in the presence of 2 mM MgATP. After incubation with FLAG affinity resin (Sigma-Aldrich) for 30 min, the resin was sedimented for 5 min at 1,000 rpm and washed with buffer (10 mM imidazole, pH 7.4, 0.3 M NaCl, and 1 mM EGTA). Bound protein was eluted using a 0.1-mg/ml solution of FLAG peptide in the same buffer. Fractions were pooled, concentrated in 50% glycerol, and stored at −20°C.
All She2p variants were expressed as GST fusion proteins in E. coli BL21(DE3). A 5-ml overnight culture grown in Lennox-L broth was diluted 50 times into enriched media and grown for 3.5 h at 37°C. After induction with 50 µM IPTG, the cells were grown overnight at 25°C. Cells were lysed by sonication in PBS with protease inhibitors and loaded onto a 20-ml glutathione Sepharose 4B column (GE Healthcare). The column was washed with 5 vol PBS and drained. 90 U thrombin (Haematologic Technologies, Inc.) in 5 ml PBS was added to the column, and the slurry was incubated for 1 h at room temperature with occasional mixing. The column was drained and washed with ~25 ml PBS. 1 mM DTT was added followed by 2 µg/ml leupeptin to inactivate the thrombin. Thrombin was removed by passing the mixture over a benzamidine Sepharose 6B column (GE Healthcare). The protein was concentrated in a 50-ml Centricon (Millipore) to ~5 ml and stored in 50% glycerol, 10 mM imidazole, pH 7.4, 0.2 M NaCl, and 1 mM DTT.
Chicken skeletal actin was prepared from acetone powder (Pardee and Spudich, 1982
). Yeast actin was expressed using the baculovirus/insect cell expression system. Sf9 cells were infected with recombinant baculovirus encoding yeast actin and harvested 72 h later. Cells were lysed using 1 M Tris-HCl, pH 7.5, 0.6 M KCl, 0.5 mM MgCl2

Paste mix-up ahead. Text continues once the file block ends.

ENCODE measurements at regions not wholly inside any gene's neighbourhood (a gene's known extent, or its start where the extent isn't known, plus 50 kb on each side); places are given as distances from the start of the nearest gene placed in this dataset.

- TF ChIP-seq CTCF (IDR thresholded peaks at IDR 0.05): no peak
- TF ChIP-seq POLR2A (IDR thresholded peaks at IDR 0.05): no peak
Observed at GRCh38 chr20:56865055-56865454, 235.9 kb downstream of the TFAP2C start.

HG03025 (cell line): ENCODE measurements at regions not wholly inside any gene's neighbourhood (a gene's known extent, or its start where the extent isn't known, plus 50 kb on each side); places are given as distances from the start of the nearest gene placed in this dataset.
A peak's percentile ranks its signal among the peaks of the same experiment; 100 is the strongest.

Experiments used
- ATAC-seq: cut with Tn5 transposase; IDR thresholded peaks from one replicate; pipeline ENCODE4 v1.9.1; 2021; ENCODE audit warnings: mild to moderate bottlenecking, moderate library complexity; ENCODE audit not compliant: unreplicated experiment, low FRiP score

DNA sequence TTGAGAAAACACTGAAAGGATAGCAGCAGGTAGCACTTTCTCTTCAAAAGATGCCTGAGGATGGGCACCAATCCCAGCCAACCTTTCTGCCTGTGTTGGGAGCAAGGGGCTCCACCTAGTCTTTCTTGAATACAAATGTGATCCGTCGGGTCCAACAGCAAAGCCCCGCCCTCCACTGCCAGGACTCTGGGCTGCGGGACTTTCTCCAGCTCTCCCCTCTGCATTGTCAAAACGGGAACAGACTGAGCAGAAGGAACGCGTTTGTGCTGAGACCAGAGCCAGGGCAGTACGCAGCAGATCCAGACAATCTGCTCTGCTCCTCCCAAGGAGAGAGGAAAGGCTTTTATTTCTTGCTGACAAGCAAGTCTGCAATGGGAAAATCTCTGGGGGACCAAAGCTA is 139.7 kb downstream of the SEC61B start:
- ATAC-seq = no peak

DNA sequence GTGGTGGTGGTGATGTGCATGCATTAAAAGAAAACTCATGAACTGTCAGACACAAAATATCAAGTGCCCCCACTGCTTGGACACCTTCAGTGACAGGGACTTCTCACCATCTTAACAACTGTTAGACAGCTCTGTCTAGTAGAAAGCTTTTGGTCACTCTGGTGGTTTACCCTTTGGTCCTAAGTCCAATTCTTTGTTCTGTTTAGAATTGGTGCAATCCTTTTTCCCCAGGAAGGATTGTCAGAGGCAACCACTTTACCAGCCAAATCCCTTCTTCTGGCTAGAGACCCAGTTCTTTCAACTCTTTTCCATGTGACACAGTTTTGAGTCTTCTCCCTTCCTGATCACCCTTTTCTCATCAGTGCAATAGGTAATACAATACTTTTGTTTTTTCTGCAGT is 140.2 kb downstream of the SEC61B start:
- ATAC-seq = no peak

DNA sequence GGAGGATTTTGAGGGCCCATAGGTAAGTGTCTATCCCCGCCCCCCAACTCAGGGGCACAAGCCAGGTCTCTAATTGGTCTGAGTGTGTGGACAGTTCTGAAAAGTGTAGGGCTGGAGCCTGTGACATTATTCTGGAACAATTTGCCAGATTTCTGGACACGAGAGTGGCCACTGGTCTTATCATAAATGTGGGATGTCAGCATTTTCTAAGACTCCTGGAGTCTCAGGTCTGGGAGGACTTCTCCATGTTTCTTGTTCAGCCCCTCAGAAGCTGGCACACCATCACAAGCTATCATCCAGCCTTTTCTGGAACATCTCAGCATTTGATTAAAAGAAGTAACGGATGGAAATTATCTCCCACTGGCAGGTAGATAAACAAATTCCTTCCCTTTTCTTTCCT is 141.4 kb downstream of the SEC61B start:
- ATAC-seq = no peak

, 0.5 mM NaATP, 1 mM DTT, 4% Triton X-100, 1 mg/ml Tween 20, 0.5 mM AEBSF, 0.5 mM tosyllysine chloromethyl ketone, and 5 µg/ml leupeptin and stirred for 1.5 h at 4°C. The lysate was clarified for 1 h at 177,700 g
. The supernatant was dialyzed overnight against a buffer containing 300 mM NaCl, 10 mM imidazole, pH 7.5, 0.2 mM CaCl2
, 0.5 mM NaATP, 0.2 mM DTT, and 1 µg/ml leupeptin. After clarifying at 25,000 g
, the supernatant was incubated with 3 ml FLAG resin for 1 h. The resin was washed with the same buffer as above but without NaATP and DTT. Actin was eluted using 100 µg/ml FLAG peptide in 300 mM NaCl, 10 mM imidazole, pH 7.5, 0.2 mM CaCl2
, 0.5 mM NaATP, and 1 µg/ml leupeptin. Actin was then dialyzed against G buffer overnight (5 mM Tris, pH 8.3, 0.2 mM CaCl2
, 0.2 mM DTT, 0.2 mM NaATP, and 1 µg/ml leupeptin), clarified for 30 min at 400,000 g
, and concentrated. The actin concentration was determined by the Bradford assay, and rTEV protease (Miller and Trybus, 2008
) was added at a 1:8 molar ratio (rTEV protease/actin) and incubated overnight. G-actin was polymerized by adding 50 mM KCl, 4 mM MgCl2
, and 1 mM MgATP.
Tpm1p was expressed in E. coli
BLR(DE3) cells grown in Lennox-L broth. They were induced with 0.4 mM IPTG and grown overnight at 27°C before being harvested and frozen. Tpm1p was purified using a protocol similar to that in Maytum et al. (2000)
. In brief, cells were lysed by sonication. The clarified supernatant was boiled for 10 min and clarified for 10 min at 10,000 rpm. The soluble Tpm1p was precipitated by lowering the pH to 4.5. The Tpm1p was further purified using a 1-ml MonoQ column with 0–1 M NaCl gradient with the protein eluting at ~250 mM NaCl. Only fractions that showed a single band by SDS-PAGE and that had a 260:280-nm absorbance ratio below 0.8 were kept. Tpm1p was concentrated and stored in 50% glycerol with 0.2 M NaCl, 10 mM imidazole, pH 7.4, 1 mM EGTA, 1 µg/ml leupeptin, and 1 mM DTT at −20°C.